The problem is Twitter is forever. And so, and many people read it. So it isn't just water cooler conversation, but people treat it that way. And they say things that are in judicious and then get fired as she did now, was she canceled? Cuz she got fired. That's kind of an UN that's kind of a big way to say it. I mean society has norms and society gets to express itself, not just through laws, but through norms, including shunning, including saying I don't like, you know, Nazis. I don't like that point of view. I'm gonna shun you. And I don't, I think that's how society expresses itself. I don't think that that's bad, different, you know,

Caller 3 (01:09:31):
There, and I'll tell you why, because it's not so much whether she did or did not get canceled. It's the vast number of people who can now do this at once. Absolutely.

Leo Laporte (01:09:42):

Caller 3 (01:09:42):
Very different. That's very different than the way things used to be. I mean, you could have movements, you have not to movements you had or workers' movements or yeah,

Leo Laporte (01:09:50):
Absolutely. We've weaponized speech in some ways using things like Twitter. It's one of the reason I don't like Twitter. I think Twitter fosters a certain amount of outrage, right? It's really, it's an outrage engine. And so a lot of people with their hot takes or outrage, they tweet on Twitter and perhaps put their foot in their mouth, say things they shouldn't say and Twitter really optimizes for that. And so you do have, and you do have all sorts of, you know, gang up on people, all sorts of things. I've been, you know, slimed on Twitter. Hardly anybody in the public eye has not been slimed on Twitter. You know, it's, it is, it's an interesting change in the world.

Caller 3 (01:10:28):
Well, I, I would combine this with the idea. It was just in the, the New York times today. ASRA Kleins article was talking about Marshall McCluen and new postman amusing ourselves to death. Yes. And it,

Leo Laporte (01:10:40):
It is, we're getting good at that. Aren't we <laugh> yeah.

Caller 3 (01:10:43):
The idea of the medium being the message the, of communication know, as you can even think of how things have changed around presidential campaigns, where people used to write things or speak for long hours and now you have to be the likable guy who drinks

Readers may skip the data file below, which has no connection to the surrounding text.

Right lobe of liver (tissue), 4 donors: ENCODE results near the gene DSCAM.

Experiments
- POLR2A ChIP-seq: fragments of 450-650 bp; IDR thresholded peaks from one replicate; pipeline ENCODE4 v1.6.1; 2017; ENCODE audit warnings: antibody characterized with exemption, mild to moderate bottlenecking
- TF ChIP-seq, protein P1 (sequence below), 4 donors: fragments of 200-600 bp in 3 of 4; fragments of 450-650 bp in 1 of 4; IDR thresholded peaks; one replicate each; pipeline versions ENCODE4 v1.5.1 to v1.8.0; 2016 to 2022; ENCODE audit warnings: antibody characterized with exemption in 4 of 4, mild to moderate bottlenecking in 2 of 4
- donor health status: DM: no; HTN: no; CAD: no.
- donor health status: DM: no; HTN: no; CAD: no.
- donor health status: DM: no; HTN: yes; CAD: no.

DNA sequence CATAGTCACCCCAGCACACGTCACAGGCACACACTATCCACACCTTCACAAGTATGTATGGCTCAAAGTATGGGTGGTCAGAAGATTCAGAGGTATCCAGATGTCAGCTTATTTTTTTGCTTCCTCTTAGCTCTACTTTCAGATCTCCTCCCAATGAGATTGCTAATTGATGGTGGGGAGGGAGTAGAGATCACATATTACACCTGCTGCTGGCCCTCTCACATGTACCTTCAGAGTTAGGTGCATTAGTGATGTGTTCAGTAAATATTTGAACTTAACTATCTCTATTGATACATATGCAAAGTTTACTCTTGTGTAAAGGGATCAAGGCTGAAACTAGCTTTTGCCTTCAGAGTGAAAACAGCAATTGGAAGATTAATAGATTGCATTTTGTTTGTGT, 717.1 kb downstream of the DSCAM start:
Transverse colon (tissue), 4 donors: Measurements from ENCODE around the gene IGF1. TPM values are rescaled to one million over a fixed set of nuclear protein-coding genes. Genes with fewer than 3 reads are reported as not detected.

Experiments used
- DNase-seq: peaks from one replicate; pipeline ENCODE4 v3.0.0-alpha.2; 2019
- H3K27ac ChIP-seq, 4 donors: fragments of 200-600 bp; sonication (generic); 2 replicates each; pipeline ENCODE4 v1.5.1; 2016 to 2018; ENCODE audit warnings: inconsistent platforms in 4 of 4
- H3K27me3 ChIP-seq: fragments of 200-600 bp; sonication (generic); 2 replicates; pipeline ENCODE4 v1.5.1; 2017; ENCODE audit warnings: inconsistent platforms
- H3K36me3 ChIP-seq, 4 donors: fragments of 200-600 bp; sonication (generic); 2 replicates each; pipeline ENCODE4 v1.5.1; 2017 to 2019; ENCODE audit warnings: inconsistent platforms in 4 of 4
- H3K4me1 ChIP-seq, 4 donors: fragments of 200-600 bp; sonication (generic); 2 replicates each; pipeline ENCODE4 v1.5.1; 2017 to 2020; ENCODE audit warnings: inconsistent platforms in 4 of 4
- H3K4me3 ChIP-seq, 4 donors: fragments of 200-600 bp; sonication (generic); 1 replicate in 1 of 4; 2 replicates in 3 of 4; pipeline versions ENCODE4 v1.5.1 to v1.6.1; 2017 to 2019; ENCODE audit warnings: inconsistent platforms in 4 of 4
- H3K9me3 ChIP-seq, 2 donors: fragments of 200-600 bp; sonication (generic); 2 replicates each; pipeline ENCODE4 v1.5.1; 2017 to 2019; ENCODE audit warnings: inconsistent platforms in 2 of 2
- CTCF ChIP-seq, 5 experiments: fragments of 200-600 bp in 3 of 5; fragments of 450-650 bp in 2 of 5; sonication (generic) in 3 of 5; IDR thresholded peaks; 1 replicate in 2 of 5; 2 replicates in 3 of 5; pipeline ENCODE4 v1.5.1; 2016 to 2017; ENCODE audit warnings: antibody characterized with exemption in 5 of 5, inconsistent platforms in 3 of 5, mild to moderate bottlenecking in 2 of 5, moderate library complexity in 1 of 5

Leo Laporte (01:10:56):
Beer. Yeah. And do it in sound bites. Yeah. Appropriate for everything television news, you could blame, by the way, it's easy to blame technology and social media, but you could also blame cable news networks. You could. I mean, and just the American desire for hot takes and, and quick opinions. There's a lot of things you can blame. Absolutely.

Caller 3 (01:11:17):
Well, I'm not looking to blame, I'm looking to observe and try to understand. And I think that it is just the amount, the massive, the size that has changed the way that we communicate. And for that, matter of think, people don't read as book books as often. They don't agree often. I agree. They don't read long phone articles and it's not that it's just some people it's that it is a lot of people. Yeah. So that brings me back to the singularity of,

Leo Laporte (01:11:39):
But we're, we're the old men yelling at the clouds, you understand? Because it's just like our parents said, turn down that music, that rock and rolls ruining music or cut your hair. It's kind of the way it is. The world has changed. And we as people who grew up in a different time, maybe don't appreciate it as much as young people do. I hate to judge them. I hate to judge a new generation because I don't like how they live, go, what, what does this have to do with the singularity? Now I'm curious. The singularity

Caller 3 (01:12:08):
Singularity though, is the combination of the, the human and the machine. It is the idea that there are large swaths numbers of people gigantic, you know, population size numbers of people. And we are communicating and speaking and interacting in a different way than 20 years ago, even. So it's, you know, it may not happen so much to the farmer somewhere in Somalia, but many parts of the world, they control the economy and life and, and technology. That's the way we're communicating now. Yeah. That's the way we are influencing. Now that's the, we're doing politics now. So it's this combination of the, it's the bionic bionic mass, the machine and the mass of humanity that is now functioning in a different way. And that's what I'm calling.

Leo Laporte (01:13:00):
I agree with you, AJ, if you, if you were to say there is a common thread in this show and all the shows I do on our podcast network, TWI, it is how the world is changing. Due to technology. It's changing dramatically, probably irrevocably in many, many ways. That's to me as, as I think it is for you too, it's, it's fascinating to observe. It really is. And it's clear that that's happening. Some of it's for good. Some of it's for ill it's not, it's not immediately clear that it's all bad. I would say

Caller 3 (01:13:31):
That's true. And I'm not saying bad either. I I'm saying I'm just observing that and saying, what, what do we do about it? How do we survive?

Leo Laporte (01:13:38):
Nothing to do about it. <Laugh> nothing to do about it for you and me. We could just say, I mean, you know, you could talk about a lot of things that are changing in the world. What are we gonna do about the climate crisis, right? And this isn't gonna affect you and me. We're gonna, we'll be gone before. It's really an issue, but it's sure gonna affect our kids and grandkids. What, what, you know, there's so many things by the way, that is also a consequence of technology. If you believe in human created climate, climate change that's a consequence of technology. And and so we see a lot of consequences. We see a lot of good things too. And I, I just, I don't think I've thought about this a lot. You're right. We spend a lot of time talking about it and I, I just don't know if there's anything you can do about it. It's almost an inexorable change.